You may know Brittany Snow from her work in the Pitch Perfect movies or Hairspray, but they will not at all prepare you to see her as Texas’s sweetheart Bobby-Lynne in the campy horror X. The film follows a group of amateur adult-movie actors in rural Texas during the ’70s as their day (and night) of filming goes awry and turns into “one fucked-up horror picture.” It’s the 36-year-old actor’s first top-billing feature-film role in a few years — in the meantime, she starred in Fox’s Almost Family and launched a mental-health-awareness platform named September Letters — and it was worth the wait. (And I don’t even like horror movies.) Co-starring Jenna Ortega, Scott Mescudi (better known as Kid Cudi), Martin Henderson, and Mia Goth, the modern take on slasher films is more about how fun the cast is than how gory it can get. Bonus: It has none of the cringey, lazy misogyny you’d expect from a porn-centric horror movie.
“There have not been many horror films in the past ten or 20 years where the women get to control their narrative and sexuality,” Snow tells me. “They are usually used as plot devices or they get killed off because they’re sexual. X turned that trope on its head, and I wanted to be a part of it.”
How did you get into character for Bobby-Lynne?
The challenge for me is that I am inherently not someone who leads with a lot of sexuality. I’m usually in the back of the room, and I struggled with owning my confidence when I was in my early 20s. And I think in my 30s, I just kind of said “Fuck it,” and I gained a lot of confidence. Playing this character was a lesson in how to use my body and use confidence as a tool instead of it just being showcased. I did study some adult-film stars from the ’70s and how they moved their body and their faces. I also studied Dolly Parton and her interviews. She had this genuine sweetness to her but she also looked gorgeous, and she used her body in a specific way — with intelligence and thoughtfulness to it. It wasn’t an accident, the way that she looks and the way that she used her hair and her outfits. I think that Bobby-Lynne, in that same way, used what she had to her advantage instead of using it as something that was for men. She was using it for herself.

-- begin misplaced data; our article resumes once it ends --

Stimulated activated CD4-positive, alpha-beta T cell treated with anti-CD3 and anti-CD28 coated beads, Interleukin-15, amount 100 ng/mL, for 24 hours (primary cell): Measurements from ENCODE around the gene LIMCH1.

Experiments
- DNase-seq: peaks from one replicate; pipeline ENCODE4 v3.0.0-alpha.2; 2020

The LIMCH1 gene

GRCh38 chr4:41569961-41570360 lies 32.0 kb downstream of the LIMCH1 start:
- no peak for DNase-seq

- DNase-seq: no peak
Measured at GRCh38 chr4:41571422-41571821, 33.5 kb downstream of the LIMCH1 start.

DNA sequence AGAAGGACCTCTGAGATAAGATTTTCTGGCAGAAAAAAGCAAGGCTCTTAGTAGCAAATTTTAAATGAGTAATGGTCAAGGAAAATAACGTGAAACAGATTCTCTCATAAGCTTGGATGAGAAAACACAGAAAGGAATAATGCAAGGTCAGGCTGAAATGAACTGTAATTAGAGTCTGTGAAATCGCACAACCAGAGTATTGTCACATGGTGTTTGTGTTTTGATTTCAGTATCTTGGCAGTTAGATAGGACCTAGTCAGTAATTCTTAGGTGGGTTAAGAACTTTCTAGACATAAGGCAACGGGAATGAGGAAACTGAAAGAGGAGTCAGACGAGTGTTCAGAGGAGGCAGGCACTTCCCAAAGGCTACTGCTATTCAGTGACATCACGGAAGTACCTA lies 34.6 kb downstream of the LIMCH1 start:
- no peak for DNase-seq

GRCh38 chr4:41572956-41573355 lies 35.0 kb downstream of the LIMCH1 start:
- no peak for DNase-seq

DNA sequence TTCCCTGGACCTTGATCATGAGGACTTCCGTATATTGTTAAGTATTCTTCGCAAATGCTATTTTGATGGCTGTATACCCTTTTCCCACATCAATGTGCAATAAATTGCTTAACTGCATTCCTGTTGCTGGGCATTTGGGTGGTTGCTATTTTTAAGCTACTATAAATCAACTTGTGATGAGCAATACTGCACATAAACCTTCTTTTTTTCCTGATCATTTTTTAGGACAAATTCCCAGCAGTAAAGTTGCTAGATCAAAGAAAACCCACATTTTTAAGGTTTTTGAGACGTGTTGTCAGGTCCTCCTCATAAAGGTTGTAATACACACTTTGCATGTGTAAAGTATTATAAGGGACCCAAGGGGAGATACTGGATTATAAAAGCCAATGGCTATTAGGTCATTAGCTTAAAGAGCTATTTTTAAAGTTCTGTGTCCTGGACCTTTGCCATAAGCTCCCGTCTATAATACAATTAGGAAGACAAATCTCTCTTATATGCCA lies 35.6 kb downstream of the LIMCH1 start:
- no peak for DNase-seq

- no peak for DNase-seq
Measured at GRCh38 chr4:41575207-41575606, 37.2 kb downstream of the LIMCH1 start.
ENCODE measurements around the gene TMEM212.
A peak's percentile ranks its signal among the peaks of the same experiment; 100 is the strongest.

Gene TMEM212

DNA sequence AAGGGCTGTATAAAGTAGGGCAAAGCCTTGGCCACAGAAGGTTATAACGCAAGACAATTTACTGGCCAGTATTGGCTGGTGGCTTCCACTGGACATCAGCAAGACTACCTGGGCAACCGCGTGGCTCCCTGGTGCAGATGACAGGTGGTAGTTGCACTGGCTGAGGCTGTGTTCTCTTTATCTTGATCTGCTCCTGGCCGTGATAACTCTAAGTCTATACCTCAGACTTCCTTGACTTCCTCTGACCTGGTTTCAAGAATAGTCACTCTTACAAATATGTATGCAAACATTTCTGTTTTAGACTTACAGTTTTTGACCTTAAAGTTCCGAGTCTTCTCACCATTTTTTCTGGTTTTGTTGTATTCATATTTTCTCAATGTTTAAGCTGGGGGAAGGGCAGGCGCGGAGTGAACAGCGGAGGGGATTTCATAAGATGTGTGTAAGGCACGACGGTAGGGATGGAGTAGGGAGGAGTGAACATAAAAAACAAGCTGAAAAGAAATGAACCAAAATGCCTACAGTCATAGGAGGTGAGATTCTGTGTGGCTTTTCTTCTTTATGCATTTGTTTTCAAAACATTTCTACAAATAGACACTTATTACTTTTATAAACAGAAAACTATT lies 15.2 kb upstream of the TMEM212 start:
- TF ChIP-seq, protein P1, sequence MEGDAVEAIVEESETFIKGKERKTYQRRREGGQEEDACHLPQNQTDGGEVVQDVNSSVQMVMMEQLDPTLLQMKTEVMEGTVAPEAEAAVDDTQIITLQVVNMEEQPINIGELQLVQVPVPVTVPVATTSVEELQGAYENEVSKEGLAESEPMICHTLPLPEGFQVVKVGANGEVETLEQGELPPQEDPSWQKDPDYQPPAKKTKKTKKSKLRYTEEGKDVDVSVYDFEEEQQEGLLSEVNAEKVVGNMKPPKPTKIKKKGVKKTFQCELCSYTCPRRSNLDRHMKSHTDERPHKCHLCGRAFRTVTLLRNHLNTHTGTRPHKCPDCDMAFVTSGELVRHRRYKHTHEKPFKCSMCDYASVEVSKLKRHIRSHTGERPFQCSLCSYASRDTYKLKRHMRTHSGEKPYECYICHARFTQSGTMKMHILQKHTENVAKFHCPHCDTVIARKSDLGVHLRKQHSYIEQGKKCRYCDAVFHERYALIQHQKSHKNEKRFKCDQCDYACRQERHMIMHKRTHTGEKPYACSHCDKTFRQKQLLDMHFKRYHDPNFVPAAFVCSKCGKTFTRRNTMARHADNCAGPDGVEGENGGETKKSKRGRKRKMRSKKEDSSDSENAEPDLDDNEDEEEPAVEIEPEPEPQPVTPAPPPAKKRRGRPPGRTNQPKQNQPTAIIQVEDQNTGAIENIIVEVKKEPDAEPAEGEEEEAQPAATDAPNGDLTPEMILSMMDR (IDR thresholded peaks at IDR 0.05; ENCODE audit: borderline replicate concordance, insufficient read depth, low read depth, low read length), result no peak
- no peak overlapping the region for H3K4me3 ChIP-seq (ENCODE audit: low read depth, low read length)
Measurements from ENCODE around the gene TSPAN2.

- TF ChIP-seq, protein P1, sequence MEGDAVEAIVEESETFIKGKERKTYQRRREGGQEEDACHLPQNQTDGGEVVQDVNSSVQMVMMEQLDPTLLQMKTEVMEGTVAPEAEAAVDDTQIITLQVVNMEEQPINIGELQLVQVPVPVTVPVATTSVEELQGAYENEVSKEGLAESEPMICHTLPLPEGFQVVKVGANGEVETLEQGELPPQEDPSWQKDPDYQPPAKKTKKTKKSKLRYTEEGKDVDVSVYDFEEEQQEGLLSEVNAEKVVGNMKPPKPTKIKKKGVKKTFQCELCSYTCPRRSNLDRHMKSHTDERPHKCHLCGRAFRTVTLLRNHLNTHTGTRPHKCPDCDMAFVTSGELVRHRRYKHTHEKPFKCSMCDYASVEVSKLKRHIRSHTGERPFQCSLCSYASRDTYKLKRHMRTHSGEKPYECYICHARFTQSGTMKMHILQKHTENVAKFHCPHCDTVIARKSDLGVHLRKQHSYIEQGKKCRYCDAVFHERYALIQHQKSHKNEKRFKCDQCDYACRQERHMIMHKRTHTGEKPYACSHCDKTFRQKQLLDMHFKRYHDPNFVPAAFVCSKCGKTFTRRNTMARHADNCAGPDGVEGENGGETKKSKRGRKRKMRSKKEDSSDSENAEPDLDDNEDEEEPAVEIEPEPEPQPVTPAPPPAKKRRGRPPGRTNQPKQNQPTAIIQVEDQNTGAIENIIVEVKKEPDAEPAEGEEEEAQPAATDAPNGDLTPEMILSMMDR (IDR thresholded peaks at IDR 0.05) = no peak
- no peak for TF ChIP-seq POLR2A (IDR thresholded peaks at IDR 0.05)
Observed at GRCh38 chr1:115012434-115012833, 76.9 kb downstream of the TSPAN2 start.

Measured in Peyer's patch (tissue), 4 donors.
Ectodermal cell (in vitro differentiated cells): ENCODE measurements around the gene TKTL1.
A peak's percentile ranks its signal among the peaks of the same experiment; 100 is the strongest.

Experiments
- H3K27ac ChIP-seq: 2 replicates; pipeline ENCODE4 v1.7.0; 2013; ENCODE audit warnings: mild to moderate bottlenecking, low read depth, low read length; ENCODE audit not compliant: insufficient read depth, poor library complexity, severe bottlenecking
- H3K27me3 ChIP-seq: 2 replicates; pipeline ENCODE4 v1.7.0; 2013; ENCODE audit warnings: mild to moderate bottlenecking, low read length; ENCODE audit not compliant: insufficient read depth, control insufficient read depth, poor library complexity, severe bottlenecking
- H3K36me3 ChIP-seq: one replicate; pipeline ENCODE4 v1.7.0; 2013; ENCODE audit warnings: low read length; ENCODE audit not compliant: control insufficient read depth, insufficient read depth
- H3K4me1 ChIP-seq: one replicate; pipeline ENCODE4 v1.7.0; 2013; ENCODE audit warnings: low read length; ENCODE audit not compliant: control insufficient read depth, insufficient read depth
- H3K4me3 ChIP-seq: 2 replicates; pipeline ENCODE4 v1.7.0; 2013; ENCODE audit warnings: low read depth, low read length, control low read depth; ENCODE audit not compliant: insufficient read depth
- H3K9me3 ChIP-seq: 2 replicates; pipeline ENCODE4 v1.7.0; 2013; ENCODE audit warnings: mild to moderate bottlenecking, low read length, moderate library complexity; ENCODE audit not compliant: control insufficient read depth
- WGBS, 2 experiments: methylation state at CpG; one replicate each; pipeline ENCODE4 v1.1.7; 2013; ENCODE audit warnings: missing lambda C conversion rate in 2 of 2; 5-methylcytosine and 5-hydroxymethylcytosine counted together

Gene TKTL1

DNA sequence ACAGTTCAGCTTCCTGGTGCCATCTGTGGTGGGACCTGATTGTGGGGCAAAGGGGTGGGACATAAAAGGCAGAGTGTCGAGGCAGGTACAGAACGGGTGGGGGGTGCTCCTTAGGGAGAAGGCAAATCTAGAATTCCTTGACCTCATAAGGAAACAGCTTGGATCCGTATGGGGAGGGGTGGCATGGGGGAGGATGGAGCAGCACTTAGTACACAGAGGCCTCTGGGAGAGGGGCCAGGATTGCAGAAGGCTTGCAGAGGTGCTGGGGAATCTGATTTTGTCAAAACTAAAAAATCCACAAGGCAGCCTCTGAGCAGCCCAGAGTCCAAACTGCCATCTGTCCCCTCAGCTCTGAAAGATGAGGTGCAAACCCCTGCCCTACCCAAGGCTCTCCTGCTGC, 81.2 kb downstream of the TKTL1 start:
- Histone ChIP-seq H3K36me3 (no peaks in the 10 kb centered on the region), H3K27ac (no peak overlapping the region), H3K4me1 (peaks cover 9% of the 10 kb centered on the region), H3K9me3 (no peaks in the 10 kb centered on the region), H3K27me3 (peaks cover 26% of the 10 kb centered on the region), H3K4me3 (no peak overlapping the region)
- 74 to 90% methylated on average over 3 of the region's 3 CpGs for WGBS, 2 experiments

She has the best one-liners in the whole film. How do you perfect the delivery?
I try not to think of them as one-liners or else it would be too much pressure. It all has to come from a character, and I think my favorite thing about playing someone who was from a tiny town in Texas is there’s a facade of how you say something and then underneath what you’re saying is really something else, like “Bless your heart.”
What superlatives would you give your castmates?
Oh, gosh. Jenna Ortega is probably the easiest one: most likely to win an Oscar. She’s so insanely talented, and we do all believe that she’s going to take over the world one day. I’ve already asked her to remember me when I’m old and she’s Meryl Streep. Scott is most likely to always pick up the phone. Is there a superlative for the most loyal or the biggest heart? Martin would be most likely to have a long conversation. I’d have conversations with Martin, and 45 minutes just goes by and we’re still talking. He’s the best conversationalist. And Mia is mostly likely to become the next Tilda Swinton. She’s going to be a legendary psychological-thriller movie queen.
Tell me about directing your first feature film, September 17, later this year.
It’s been four years in the making. A friend helped me write the original draft four years ago, and then COVID happened. For the past two years during the pandemic, I worked on it solo and just turned it into something a little bit more personal. It’s a tricky movie that I hope I can pull off, but I’m also confident that I know these themes and these ideas pretty well.
What’s so significant about September?
It’s my month of hope. Thirteen years ago, I made a decision that I was going to pick a day, and I was going to make sure that that day was the day I never was mean to my body or to myself again. It’s just an annual reminder that I’ve made that choice.